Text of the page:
Sunday, December 26, 2010

Readying the shop

Whatever I did in early December to irritate the trucking company who is allegedly hauling my cedar from Vermont, it was profound. After a long dormant period in a cold Vermont shipping yard, the planks have been on a slow tour of the United States, getting as far west as Chino, California last week. Last I heard it was headed for Phoenix, so there is hope I will see it this year.

The good part is that I have been able to spend weeks in my obsessive compulsive manner, finishing off the shop—building and filling a woodshed to heat the place, detailing the doors and windows in pumpkin colored trim, building a rack of drawers to get the tools off my bench, sorting, filing, organizing. It will make the boat project so much more pleasant.

Friday, December 17, 2010

Visiting Edith

Last Thursday Dan and I drove to South Rim to visit the original Edith in her warehouse home. Kind of like a nursing home, where she doesn't get out to socialize, but just sits there on her gurney next to her kin awaiting some eventual fate. We studied, inspected, and analyzed joints, techniques, and placements, photographing as we went. Hopefully a lot of the questions we failed to ask will be answered by details in the photos we took. The most interesting thing I noticed was the details of the lapstrake--normally the end bevels just fade to zero in one sweeping bevel. On the Edith, the end bevels are a stepped angle. Looks pretty difficult to do. They must have had a custom plane to do it, I am thinking.
She's got big sealed tin boxes in either end to keep her afloat when the hull is ruptured. Apparently this worked, as Emery certainly did rupture the hull and still got it to shore. I'd post Kolb's pictures of that, but they are copyrighted. Here's a link, though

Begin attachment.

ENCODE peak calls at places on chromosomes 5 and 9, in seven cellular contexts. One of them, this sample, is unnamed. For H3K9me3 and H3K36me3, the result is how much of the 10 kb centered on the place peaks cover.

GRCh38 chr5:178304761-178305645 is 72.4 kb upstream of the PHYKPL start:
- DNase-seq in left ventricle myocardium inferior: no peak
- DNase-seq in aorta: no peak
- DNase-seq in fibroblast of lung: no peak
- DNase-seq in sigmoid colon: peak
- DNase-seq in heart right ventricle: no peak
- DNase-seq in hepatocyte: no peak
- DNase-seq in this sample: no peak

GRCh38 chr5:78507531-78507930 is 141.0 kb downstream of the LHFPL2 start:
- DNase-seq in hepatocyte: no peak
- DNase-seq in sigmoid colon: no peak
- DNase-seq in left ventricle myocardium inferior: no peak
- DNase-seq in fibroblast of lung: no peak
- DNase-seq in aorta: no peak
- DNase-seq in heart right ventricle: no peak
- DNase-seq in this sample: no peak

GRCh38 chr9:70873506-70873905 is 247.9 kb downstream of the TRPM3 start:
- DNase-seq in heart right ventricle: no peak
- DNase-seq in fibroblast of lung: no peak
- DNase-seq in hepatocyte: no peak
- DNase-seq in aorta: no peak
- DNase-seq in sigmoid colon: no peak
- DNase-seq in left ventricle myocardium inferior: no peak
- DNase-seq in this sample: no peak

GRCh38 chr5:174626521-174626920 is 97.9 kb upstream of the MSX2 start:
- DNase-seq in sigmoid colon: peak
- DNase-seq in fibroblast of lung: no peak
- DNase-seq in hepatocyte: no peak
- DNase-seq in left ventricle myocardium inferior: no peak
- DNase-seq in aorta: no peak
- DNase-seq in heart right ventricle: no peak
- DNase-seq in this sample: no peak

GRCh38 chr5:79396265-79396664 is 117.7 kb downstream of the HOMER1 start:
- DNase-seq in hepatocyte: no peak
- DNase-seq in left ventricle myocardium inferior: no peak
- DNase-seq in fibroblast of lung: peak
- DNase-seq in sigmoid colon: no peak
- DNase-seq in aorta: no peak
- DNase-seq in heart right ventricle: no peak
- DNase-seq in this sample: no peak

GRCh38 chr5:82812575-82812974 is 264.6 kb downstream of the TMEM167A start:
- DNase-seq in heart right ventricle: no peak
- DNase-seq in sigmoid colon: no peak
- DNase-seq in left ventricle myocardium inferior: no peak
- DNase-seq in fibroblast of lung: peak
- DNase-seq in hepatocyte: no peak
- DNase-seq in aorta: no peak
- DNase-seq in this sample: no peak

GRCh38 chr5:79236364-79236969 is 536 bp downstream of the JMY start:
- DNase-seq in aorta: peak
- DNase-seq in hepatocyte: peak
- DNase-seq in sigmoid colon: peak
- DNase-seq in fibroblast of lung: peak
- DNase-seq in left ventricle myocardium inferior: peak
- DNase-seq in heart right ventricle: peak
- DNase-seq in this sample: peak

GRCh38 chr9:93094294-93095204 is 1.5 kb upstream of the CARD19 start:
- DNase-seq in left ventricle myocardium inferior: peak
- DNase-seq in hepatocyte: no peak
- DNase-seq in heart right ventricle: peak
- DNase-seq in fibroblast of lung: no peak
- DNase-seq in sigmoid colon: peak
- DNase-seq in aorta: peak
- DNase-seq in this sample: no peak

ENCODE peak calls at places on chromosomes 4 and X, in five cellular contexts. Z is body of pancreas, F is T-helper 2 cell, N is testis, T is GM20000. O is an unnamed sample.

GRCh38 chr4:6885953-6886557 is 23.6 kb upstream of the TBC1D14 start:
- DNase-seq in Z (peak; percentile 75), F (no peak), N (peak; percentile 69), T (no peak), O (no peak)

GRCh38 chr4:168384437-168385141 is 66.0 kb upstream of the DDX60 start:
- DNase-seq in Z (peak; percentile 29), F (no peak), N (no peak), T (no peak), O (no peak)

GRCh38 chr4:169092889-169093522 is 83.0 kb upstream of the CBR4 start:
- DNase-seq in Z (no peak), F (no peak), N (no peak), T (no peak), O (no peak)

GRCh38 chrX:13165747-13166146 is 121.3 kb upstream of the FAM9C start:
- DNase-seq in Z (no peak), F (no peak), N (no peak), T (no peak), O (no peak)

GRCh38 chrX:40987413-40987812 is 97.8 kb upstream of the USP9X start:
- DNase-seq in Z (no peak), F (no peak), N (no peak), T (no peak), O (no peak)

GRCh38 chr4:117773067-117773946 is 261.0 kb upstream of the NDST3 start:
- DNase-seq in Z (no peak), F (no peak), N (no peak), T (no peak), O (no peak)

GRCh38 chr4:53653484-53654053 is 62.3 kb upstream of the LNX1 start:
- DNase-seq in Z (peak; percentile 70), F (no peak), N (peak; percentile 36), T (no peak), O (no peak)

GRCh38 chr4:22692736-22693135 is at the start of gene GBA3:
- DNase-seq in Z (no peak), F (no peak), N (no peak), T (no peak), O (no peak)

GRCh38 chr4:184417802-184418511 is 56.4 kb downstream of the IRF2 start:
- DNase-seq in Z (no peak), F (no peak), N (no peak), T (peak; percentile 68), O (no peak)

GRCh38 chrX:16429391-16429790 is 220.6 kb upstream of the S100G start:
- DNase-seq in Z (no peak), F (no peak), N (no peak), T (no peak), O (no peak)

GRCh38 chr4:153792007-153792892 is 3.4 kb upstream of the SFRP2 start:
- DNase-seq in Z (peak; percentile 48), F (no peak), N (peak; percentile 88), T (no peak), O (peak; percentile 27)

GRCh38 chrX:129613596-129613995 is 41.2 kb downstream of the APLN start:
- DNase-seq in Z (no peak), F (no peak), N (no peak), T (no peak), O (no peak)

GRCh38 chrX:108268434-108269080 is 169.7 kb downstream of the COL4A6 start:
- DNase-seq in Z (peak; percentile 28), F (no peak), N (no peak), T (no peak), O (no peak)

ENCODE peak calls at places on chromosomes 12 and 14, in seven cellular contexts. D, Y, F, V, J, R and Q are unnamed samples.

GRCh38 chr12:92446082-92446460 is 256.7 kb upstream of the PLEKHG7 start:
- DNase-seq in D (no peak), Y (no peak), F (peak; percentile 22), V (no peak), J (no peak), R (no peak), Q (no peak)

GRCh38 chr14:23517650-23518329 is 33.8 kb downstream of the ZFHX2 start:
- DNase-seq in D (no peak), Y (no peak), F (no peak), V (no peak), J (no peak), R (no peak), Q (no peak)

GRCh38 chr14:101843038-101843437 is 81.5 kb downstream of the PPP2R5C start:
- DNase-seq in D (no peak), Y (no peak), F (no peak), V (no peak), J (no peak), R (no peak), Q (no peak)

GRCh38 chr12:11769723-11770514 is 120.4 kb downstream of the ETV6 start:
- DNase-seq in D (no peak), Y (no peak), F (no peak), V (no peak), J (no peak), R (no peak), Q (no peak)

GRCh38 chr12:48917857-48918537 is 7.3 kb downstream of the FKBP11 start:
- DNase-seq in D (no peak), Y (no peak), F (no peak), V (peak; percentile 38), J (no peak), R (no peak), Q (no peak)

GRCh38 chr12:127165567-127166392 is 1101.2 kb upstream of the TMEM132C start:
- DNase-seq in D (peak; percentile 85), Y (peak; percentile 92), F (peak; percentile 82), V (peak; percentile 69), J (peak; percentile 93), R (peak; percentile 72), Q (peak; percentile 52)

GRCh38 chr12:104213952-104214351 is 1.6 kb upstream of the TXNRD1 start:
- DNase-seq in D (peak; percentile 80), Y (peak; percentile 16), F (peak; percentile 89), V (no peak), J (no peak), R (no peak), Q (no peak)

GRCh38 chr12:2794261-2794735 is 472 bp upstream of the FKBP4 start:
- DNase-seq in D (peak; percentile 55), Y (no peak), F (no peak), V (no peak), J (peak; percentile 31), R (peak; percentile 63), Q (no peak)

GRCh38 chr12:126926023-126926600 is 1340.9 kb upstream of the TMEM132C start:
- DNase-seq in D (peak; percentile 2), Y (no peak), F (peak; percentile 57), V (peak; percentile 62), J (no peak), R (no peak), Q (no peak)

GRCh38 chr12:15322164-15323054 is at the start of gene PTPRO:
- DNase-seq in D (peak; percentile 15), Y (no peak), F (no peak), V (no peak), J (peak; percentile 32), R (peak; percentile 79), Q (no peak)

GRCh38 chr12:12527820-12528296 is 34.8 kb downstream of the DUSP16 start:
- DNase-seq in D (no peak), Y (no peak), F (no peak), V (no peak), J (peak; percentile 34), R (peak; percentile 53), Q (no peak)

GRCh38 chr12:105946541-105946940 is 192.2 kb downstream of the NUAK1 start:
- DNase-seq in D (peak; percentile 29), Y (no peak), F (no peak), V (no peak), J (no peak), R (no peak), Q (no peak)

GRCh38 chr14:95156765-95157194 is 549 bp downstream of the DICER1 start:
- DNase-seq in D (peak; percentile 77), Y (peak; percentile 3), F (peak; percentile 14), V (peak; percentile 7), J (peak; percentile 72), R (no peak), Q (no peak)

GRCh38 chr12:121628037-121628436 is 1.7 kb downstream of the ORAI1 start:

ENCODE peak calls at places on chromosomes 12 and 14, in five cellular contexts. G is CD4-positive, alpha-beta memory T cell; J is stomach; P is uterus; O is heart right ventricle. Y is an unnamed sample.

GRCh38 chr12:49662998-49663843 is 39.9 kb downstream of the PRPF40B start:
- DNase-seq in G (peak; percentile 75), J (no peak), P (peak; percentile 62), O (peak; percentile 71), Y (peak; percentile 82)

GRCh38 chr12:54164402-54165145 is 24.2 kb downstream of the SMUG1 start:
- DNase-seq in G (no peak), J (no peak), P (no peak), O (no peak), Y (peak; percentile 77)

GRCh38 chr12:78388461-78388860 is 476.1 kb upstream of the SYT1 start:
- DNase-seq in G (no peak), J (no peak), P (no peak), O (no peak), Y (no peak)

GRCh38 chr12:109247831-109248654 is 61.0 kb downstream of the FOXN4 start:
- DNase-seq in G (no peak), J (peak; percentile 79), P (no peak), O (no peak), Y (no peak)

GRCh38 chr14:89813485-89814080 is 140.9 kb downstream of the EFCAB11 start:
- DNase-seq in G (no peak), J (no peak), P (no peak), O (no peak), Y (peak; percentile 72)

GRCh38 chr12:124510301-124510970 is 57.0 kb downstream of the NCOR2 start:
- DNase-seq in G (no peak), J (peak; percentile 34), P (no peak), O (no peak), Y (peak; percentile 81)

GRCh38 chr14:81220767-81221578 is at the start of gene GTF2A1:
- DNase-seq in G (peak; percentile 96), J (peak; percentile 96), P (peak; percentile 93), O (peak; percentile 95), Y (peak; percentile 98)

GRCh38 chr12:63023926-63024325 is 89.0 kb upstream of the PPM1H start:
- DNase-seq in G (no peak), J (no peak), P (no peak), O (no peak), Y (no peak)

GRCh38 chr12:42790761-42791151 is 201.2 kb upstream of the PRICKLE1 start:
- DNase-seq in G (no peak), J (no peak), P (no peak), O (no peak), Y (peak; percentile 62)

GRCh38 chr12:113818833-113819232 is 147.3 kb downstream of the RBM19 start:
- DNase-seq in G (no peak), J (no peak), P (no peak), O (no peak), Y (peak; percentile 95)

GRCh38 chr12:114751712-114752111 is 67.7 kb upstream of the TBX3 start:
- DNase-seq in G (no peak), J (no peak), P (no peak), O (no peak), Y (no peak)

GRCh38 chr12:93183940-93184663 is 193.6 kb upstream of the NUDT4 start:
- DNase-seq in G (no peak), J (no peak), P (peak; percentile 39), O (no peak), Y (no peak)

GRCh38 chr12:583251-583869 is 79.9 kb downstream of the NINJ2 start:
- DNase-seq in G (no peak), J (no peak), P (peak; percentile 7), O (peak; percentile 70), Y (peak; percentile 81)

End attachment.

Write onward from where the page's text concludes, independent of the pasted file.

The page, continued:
Big wreck at Waltenburg
And a few shots of our visit:

Wednesday, December 15, 2010

Kolb lynx

As the boat project progresses, I'll be referring a lot to the Kolb Brothers. If you want to know more about them, here are a few fun links.

Bill Suran's unpublished biography of the Kolbs

The Kolbs' hilarious movie, narrated by Emery

The Kolb brothers' zany journals

Ellsworth's wonderful matter-of-fact book


Well, I'm committed. Or should be. Just received the first half of the lumber for a replica of Emery Kolb's EDITH, which was built 100 years ago this coming summer. The EDITH and its twin, DEFIANCE, rowed by brother Ellsworth, were built out of white cedar planking with white oak framework in Racine, Wisconsin. Brass screws, copper riveted lapstrake. My favorite style of building. The brothers launched in September in Green River, Wyoming, and followed Major Powell's route down the Green and Colorado to Needles, California, arriving in January of 1912. They flipped, wrecked, and wrapped too many times to count but came out with a book that went through 27 printings and a movie that still has the record of the longest playing feature in the history of the world. (It helps to have your own theater and start in 1912.)
I want to see what the boys were up against, so I'll be building the replica over the next couple months to row through the Grand and assorted other stretches next summer. 16'7" long, 4' wide. Should be absolutely horrifying in big water. I can hardly wait. Maybe I can write an e-book that goes through 27 downloads.
The original boats cost $450 for the pair. I'm in $2000 just for lumber for one so far. A tad of inflation, I guess. Here's the pile of white oak for all the ribwork, chines, and gunwales. The white cedar is in some freight depot in Vermont, abandoned by grumpy teamsters who think it's too long and heavy to move around. I guess I should send them a case of beer or something.


I've been thinking about some sort of blog for a while. Here goes.
This blog will most likely be about Grand Canyon boating: my history there, the boats I build and run and flip and wreck there, the historical characters who have been through there that sometimes inhabit my books. But I will doubtless range further afield. Other boats, rivers, oceans, characters. Random thoughts. Particularly bad ideas. So forth.

I did a little blogging during the last year on Wooden Boat People. Here's a link:
This shows the building of three dories in my boatshop. I'll continue to share some of the more arcane boatbuilding posts there, so there may be duplication if you're looking both places.